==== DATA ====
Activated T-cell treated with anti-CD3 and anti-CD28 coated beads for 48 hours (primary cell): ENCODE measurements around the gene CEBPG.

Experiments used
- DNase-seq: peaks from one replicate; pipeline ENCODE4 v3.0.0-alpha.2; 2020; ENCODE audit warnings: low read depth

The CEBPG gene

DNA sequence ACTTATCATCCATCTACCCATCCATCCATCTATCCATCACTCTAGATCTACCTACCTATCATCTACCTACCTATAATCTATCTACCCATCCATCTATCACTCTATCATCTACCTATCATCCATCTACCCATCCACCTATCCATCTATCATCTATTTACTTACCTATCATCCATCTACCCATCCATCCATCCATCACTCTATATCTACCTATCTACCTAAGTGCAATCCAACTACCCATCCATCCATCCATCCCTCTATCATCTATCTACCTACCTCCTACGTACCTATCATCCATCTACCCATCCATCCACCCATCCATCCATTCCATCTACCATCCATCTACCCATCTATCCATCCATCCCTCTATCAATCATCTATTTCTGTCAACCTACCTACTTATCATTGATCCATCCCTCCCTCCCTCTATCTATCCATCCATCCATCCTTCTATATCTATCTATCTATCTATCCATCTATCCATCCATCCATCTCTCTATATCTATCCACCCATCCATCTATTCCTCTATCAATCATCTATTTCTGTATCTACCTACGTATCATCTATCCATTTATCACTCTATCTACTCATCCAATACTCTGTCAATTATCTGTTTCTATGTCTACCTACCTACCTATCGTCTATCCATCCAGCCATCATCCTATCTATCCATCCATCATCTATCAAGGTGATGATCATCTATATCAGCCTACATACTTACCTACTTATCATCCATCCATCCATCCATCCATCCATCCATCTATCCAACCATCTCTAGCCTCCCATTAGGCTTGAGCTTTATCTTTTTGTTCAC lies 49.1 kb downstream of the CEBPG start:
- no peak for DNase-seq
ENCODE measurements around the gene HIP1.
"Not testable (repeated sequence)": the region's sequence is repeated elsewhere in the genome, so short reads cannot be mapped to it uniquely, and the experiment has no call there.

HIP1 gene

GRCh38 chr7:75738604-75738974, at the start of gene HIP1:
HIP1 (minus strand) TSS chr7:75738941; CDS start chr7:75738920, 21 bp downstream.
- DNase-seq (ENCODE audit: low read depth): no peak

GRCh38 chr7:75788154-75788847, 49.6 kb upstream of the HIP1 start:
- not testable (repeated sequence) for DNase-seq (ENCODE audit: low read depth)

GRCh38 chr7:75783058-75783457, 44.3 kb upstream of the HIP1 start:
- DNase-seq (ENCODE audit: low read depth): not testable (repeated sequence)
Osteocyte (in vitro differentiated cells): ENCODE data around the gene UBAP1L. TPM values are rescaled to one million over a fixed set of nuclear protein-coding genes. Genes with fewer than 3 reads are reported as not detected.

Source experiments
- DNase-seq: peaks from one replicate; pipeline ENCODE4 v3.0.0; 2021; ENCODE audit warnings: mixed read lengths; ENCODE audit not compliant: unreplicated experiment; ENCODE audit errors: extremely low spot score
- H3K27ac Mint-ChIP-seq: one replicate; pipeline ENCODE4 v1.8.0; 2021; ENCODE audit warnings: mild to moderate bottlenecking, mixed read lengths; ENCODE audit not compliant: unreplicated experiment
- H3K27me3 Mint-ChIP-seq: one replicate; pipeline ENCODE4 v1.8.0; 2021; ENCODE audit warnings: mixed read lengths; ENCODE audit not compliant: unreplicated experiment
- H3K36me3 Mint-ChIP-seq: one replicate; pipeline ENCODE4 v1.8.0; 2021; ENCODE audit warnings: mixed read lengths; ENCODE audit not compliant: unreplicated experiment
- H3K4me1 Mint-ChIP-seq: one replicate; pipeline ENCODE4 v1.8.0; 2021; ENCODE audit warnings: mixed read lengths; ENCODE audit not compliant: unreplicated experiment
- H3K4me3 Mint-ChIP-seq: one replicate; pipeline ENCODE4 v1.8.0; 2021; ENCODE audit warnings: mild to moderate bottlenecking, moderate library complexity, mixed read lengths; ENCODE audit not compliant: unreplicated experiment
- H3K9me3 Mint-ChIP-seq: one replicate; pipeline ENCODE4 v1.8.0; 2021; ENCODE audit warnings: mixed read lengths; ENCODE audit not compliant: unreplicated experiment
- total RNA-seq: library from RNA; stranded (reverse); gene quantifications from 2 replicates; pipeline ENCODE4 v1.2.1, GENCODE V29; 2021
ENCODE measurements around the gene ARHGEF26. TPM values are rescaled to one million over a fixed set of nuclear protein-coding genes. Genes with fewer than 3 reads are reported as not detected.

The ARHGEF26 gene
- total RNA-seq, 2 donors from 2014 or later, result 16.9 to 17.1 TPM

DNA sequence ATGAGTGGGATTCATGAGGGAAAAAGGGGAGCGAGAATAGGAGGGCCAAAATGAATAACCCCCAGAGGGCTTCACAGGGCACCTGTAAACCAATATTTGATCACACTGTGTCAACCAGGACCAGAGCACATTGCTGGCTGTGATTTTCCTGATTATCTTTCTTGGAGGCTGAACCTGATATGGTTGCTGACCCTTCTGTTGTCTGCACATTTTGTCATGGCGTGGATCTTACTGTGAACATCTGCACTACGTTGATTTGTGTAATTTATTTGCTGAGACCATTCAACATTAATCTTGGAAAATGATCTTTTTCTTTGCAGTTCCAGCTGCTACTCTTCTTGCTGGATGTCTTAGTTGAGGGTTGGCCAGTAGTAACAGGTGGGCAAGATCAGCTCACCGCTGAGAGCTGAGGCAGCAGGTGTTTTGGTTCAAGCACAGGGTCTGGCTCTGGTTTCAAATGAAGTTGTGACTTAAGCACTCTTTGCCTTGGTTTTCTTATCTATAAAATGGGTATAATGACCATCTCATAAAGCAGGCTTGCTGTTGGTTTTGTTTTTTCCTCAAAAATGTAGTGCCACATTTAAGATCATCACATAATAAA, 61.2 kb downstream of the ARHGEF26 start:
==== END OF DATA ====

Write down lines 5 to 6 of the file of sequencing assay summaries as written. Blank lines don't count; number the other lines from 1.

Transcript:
DNA sequence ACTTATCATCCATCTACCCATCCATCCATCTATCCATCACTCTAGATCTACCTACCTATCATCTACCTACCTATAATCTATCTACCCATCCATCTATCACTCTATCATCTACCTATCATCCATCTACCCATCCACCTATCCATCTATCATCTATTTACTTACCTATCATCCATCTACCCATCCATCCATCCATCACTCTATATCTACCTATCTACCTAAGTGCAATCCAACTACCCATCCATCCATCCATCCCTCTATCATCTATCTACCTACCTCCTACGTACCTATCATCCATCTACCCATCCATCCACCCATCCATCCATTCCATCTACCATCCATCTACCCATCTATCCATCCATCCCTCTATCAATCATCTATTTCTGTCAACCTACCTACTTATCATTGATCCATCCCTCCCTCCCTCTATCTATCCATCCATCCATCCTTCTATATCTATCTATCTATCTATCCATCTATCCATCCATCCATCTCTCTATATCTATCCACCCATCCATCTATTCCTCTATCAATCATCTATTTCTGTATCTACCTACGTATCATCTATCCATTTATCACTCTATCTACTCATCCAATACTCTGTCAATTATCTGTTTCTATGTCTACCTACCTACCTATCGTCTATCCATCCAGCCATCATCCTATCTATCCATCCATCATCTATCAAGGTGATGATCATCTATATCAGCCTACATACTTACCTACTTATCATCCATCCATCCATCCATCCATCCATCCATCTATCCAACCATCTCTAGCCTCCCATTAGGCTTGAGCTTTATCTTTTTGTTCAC lies 49.1 kb downstream of the CEBPG start:
- no peak for DNase-seq